Air Pollution Deaths in Children Under 5 Down 53% Since 2000: Global Report | News | SDG Knowledge Hub

Air Pollution Deaths in Children Under 5 Down 53% Since 2000: Global Report | News |  SDG Knowledge Hub

Researchers have published the State of Global Air (SoGA) 2024 report, which presents data on exposures to and health impacts of common air pollutants, including fine particulate matter (PM2.5), ozone (O3), and, for the first time, nitrogen dioxide (NO2), from 1990-2021. The report finds that while air pollution was the second largest risk factor for death for children under five in 2021, the death rate from air pollution for this group has decreased by 53% since 2000.

The report is a collaborative initiative of the Health Effects Institute (HEI) and the Institute for Health Metrics and Evaluation’s (IHME) Global Burden of Disease project. Its 2024 edition was produced in collaboration with the UN Children’s Fund (UNICEF).

The report finds that air pollution was the second largest risk factor for death in 2021 after high blood pressure, accounting for 8.1 million deaths globally. Of these, 58% were from ambient PM2.5, 38% from household air pollution, and 6% from ozone. Countries in South Asia and Africa bear the highest burden of disease.

The report’s findings show that while ambient PM2.5 levels are decreasing or stabilizing in many regions, populations in low-income countries (LICs) and middle-income countries (MICs) are exposed to up to four times higher levels of ambient PM2.5.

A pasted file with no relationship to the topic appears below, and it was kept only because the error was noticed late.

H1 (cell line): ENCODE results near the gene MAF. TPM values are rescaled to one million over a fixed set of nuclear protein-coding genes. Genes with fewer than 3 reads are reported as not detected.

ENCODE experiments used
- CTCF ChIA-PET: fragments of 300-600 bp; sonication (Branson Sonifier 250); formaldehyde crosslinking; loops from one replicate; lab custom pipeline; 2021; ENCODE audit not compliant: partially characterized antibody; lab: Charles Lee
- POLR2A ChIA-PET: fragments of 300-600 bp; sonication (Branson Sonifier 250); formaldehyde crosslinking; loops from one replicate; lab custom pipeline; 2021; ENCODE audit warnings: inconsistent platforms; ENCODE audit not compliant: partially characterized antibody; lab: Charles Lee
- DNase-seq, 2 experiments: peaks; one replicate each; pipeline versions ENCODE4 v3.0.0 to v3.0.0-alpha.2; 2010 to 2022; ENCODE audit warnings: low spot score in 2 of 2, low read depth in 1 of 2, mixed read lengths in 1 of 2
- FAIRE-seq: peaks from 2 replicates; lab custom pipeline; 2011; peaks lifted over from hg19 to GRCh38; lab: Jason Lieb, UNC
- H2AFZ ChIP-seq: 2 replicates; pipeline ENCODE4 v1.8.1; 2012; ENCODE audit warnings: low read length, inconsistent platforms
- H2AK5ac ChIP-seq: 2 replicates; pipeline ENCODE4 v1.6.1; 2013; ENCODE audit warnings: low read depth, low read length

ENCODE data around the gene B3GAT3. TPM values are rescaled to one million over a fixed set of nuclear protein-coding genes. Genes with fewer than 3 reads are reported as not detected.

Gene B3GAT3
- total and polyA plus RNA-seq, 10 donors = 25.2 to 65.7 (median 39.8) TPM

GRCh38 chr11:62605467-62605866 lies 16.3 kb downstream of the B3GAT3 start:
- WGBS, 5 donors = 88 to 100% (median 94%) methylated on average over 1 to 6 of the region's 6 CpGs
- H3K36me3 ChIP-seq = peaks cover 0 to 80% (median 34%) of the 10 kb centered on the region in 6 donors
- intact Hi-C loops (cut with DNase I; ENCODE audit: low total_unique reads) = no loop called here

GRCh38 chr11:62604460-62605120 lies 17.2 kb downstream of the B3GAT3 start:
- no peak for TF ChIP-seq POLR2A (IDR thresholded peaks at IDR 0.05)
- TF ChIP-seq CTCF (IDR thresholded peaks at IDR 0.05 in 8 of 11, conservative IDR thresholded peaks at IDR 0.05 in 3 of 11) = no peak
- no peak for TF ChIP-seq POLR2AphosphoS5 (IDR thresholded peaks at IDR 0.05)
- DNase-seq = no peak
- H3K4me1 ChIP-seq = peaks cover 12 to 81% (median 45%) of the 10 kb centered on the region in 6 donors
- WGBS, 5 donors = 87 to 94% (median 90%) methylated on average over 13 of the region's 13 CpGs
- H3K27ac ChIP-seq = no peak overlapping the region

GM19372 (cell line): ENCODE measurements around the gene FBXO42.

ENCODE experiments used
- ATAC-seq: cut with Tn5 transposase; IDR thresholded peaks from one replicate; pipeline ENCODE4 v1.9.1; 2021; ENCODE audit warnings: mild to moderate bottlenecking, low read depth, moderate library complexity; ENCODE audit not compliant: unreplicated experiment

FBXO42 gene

Since 2000, the disease burden from household air pollution has decreased, driven largely by reductions in exposure in China and South Asia. Deaths from household air pollution dropped 36%.

According to the report, air pollution is responsible for 30% of deaths from lower respiratory infections, 28% of deaths from ischemic heart disease, and 48% of deaths from chronic obstructive pulmonary disease. Its findings reveal that lower respiratory infection deaths are declining in most regions.

In children under five, air pollution is only second to malnutrition in terms of posing global risk factors for death. In South Asia and East, West, Central, and Southern Africa, air pollution is responsible for almost 30% of all deaths in the first month after birth, the report finds.

“Air pollution has enormous implications for health,” said Health Effects Institute (HEI) President Elena Craft. “We know that improving air quality and global public health is practical and achievable,” she underscored.

The global estimates presented in the report seek to support local and regional data and evidence-based decisions, policies, and actions.

The report was published on 18 June 2024. (Publication: State of Global Air 2024: A Special Report on Global Exposure to Air Pollution and its Health Impacts, with a Focus on Children’s Health) (Publication Landing Page) (SoGA Release) (UN News Story)